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EDITOR'S REPORT

Intel Developers Forum

Intel Debuts New Chips, Tools and Technologies to Link the IoT to the User

The recent Intel Developers Forum gave engineers and marketers alike a glimpse of some new possibilities for mobile, low-power devices for industry and consumer that will dwell in a world of greater connectivity and fewer wires.

BY TOM WILLIAMS, EDITOR-IN-CHIEF

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The Intel Developers Forum (IDF) that was just held in San Francisco was, of course, a big venue for Intel to show off its latest goodies and advocate its vision of the current direction of embedded technology. Having said that, it was also a genuine opportunity to get a sense of where development and markets are headed in the coming year. Companies like Intel (and there are admittedly few of those) not only set trends; they also respond to them.

These trends include, naturally, the Internet of Things and all that entails in terms of low-cost, low-power silicon, connectivity, servers, small modules and an increasing attention to end user and consumer needs. These include enhanced smartphones, tablets and PCs and wearable computing—all of which are well-known buzz words.

However, the first day of the conference offered an interesting contrast and helped to highlight Intel’s role in the industry in which it is such a huge player. On September 9, Apple held a conference in Cupertino, CA, at which it introduced two major products—the iPhone 6 and the Apple watch. Of course, the press was all over this nationwide while the Intel conference did get some coverage in the local San Francisco paper. The major difference is that Apple designs not only the underlying silicon and software functionality of its end-user products, it also meticulously crafts the actual end products down to the last detail of form and style.

That same day, Intel announced an agreement with Fossil Group, which is known for its watches, but also for other fashion accessories, to “identify, support and develop emerging trends in the wearable technology space.” We can assume that the first products to emerge from this alliance will be watches but perhaps other wearable accessories as well. The point is that Intel supplies the underlying technology and for the consumer space, partners like Fossil are responsible for the pizazz. Also, it does not exclude other partners, who may also be competitors. And that, not surprisingly, was why the focus of the conference was on developers and partners.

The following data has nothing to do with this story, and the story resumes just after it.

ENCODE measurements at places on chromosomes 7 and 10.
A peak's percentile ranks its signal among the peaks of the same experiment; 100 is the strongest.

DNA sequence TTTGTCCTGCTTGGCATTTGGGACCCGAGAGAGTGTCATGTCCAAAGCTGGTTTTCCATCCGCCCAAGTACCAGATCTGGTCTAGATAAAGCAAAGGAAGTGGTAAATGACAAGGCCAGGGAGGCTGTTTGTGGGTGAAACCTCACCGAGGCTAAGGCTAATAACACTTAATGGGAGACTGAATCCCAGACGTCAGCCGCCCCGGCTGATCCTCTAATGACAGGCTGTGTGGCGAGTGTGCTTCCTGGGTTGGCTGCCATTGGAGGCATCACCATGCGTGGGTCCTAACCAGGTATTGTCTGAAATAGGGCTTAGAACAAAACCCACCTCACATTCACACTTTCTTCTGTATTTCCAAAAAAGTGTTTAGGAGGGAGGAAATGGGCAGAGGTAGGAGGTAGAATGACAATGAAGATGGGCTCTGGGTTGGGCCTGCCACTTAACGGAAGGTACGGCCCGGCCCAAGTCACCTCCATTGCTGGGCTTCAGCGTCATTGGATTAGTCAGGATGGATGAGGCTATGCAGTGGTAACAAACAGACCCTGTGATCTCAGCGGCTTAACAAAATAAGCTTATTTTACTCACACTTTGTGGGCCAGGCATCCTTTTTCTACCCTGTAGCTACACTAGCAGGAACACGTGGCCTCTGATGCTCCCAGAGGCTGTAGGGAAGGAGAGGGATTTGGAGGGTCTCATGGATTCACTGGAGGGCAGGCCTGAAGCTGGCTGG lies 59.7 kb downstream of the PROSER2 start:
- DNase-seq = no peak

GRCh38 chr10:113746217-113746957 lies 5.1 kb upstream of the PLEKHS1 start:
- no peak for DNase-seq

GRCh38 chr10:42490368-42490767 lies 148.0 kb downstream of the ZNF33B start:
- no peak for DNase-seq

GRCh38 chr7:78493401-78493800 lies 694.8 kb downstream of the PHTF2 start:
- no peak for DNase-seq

Processor Platforms

Among this year’s stars is the Core M Processor family, which currently consists of three 64-bit multicore processors, the 5Y10, 5Y10A and the 5Y70 build on Intel’s 14nm technology. A separate die inside the processor package called the platform controller hub (PCH) supplies the processor family I/O. This includes interfaces for sensors such as gyros, accelerometers, GPS and more that are increasingly found in mobile devices (Figure 1).

Figure 1
The Intel Core M processor includes a die in the package that supports a platform controller hub (PCH) that provides rich I/O.

While mobile tablets and laptops along with 2 in 1 tablet/laptop devices  are the initial targets of the Core M, there is little doubt that with its power consumption coming somewhere between the Atom and earlier Core families and a 50% boost in speed and an approximate 40% increase in graphics performance, it will be finding its way into a vast array of embedded applications, both industrial and consumer.

In an additional aid to developers, Intel also announced its Edison development platform, which is based on a 22nm technology dual core Atom SoC, formerly Silvermont, on a board that is just 35.5 mm x 25 mm. The Edison—with a recommended customer price of $50—supplies interfaces in the form of 12 GPIO, I2C, UART, SPI, USB 2.0, 6 analog inputs and a clock output and is aimed at the development of small IoT and wearable computing devices. The Edison will initially support development with Arduino and C/C++ followed by Node.JS, Python and later by visual programming tools.

While Intel has long had the reputation of producing processors in first instance for the PC and laptop markets and then also targeting them for the embedded arena, its SoCs that include Silvermont and Baytail with their many on-chip peripherals, internal buses and rich I/O really do appear to be aimed squarely at the embedded developer. And they certainly are rapidly being adopted by that segment of the design community.

The PC’s Descendants and the IoT